As Blanche in GCP’s ‘Brighton Beach,’ L.A. transplant Lyndsey Rae finds a role to love
When Lyndsey Rae, a newcomer to the Fresno theater scene, was cast as Blanche in the new Good Company Players production of Neil Simon’s “Brighton Beach Memoirs,” she didn’t realize she’d be stepping into a role that had been played not once but twice by GCP veteran Karan Johnson, director of the show.
Pictured above: Lyndsey Rae, right, plays Blanche in ‘Brighton Beach Memoirs.’ Photo: Good Company Players
That could have been a challenge. But these two “Blanches” have hit it off. I met both of them at the Revue for a leisurely, late-morning chat about the production, which is in its opening weekend at the 2nd Space Theatre.
Donald: Lyndsey, welcome to the Fresno theater scene.
Lyndsey: Thank you. I was excited to find it. I’m here because my husband got a residency at Saint Agnes. I moved to Fresno about 10 months ago from Los Angeles. I did a lot of acting there but actually took sort of a three-year hiatus to produce a film.
Donald: What’s the film?
Lyndsey: It’s called “Honeychild.” It’s about sex trafficking in America. It’s a mother-daughter story. The daughter was abused in her young childhood. She comes out to her mother to say this happened. Her mother ends up saying, “I was abused as well, but not only was I trafficked, I was prostituted at the age of 16. It’s really this heartbreaking family story that I really believe is happening all around us.
Donald: What made you decide to audition for Good Company?
Lyndsey: After being here for a few months, I just started looking around to see what the art scene was like. I learned about the Second Space Theatre and saw that they were doing “Brighton Beach Memoirs.” I love Neil Simon. The second play in the trilogy, “Biloxi Blues,” is one of my favorite plays, and I co-directed “Broadway Bound” in college. I decided to give it a whirl.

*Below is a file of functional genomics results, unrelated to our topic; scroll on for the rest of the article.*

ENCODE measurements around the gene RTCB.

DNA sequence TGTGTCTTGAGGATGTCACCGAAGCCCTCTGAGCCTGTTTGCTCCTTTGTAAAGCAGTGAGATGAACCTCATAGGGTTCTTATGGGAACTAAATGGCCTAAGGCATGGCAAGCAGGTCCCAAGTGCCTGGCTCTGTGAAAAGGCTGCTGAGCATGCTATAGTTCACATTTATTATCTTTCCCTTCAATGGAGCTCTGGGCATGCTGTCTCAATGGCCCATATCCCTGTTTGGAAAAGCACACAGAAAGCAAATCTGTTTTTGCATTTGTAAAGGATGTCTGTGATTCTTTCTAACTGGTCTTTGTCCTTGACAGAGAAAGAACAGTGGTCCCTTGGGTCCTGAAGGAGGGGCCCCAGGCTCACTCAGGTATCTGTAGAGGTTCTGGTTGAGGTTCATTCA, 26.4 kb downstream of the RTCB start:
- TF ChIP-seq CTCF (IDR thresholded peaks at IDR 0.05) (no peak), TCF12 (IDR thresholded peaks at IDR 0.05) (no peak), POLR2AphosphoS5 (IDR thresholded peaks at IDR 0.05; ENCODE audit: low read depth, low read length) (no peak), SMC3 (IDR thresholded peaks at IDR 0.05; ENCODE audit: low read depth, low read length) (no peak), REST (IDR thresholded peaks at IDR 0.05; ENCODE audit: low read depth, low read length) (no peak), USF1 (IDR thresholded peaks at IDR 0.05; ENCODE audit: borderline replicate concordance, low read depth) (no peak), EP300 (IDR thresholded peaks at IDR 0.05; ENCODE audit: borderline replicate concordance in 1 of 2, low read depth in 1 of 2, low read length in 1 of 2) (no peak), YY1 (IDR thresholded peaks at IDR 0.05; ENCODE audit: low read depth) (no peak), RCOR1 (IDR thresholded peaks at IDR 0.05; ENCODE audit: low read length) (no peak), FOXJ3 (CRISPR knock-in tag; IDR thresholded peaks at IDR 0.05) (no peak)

Donald: The play is autobiographical, right? Tell us about the Jerome family.
Karan: The play is set in Brooklyn in 1937 with the war oncoming, and that’s the big topic, I think, in everybody’s daily lives who pays attention to the news. The family consists of Kate and Jack, the parents, and Stanley and Eugene, the sons. Then there’s Blanche, Kate’s sister. Her husband died. She had nothing. He didn’t leave her anything — no insurance or anything. So Kate takes her and her two children in and they converted their whole house to create little tiny rooms for everyone. Eugene is a stand-in for Simon. He’s the narrator.
Donald: Lyndsey, what have you learned about Blanche?
Lyndsey: After I got the role I really started to dig deeper. She has my favorite character arc now. What she goes through is so close to the film I’m working on. She goes from being this victim and having such a victim mentality to really growing a pair. She says, This is my life, these are my children, and I need to take responsibility and do something about it. It’s such a beautiful character arc to me.
Donald: Karan, what is it like for you as a director to have someone completely new show up for auditions?
Karan: We hear the complaint all the time: We see the same old people over and over again. Well, we cast the best person at auditions, whether that’s someone who’s done lots of shows or someone who’s new. We do like it when someone new comes along. I’ve done lots and lots of roles over the years, but Blanche is my favorite part that I’ve ever played. It was really important to me to find someone who could bring her to life. Lindsey actually cried in auditions, and that doesn’t happen very often.
Donald:I read one critique of Blanche that described her as feeling as if she had been buried along with her husband.
Lyndsey: Yeah, that’s a very apt description. She actually says, “At this point it’s taken certain things to just get me to start living again.”
Donald: Karan, after playing Blanche twice, how did you feel about getting the “Brighton Beach” assignment?
Karan: I was excited. It’s a beautiful play. It’s riotously funny and really emotional at times. I love the way Simon does that.
Donald: Is your Blanch different than Lyndsey’s Blanche?
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Karan: Oh, yes. I’ve tried very hard not to shape what she’s doing unless it goes against my vision. I wanted her to create her voyage. I was a little more emotional, I think, when I played Blanche. But she gets there, boy.
Donald: Is it intimidating to have a director who’s played this role in the past?
Lyndsey: The first time we really met at the big company meeting, she told me that she had played Blanche, and I thought: This could go one of two ways. It could be really great or really scary. It’s been really great. I really appreciate that she lets me create my own Blanche. She lets us play around with our characters and not be afraid of trying things in rehearsal, which is good. I feel like the fact that she’s already played Blanche is a platform and a stepping stone for me. One thing I was hoping is she would be hard on me.
Karan: I can do that (laughs).
Lyndsey: Because she’s played the character she has more insights that I can draw from, so that’s been really nice.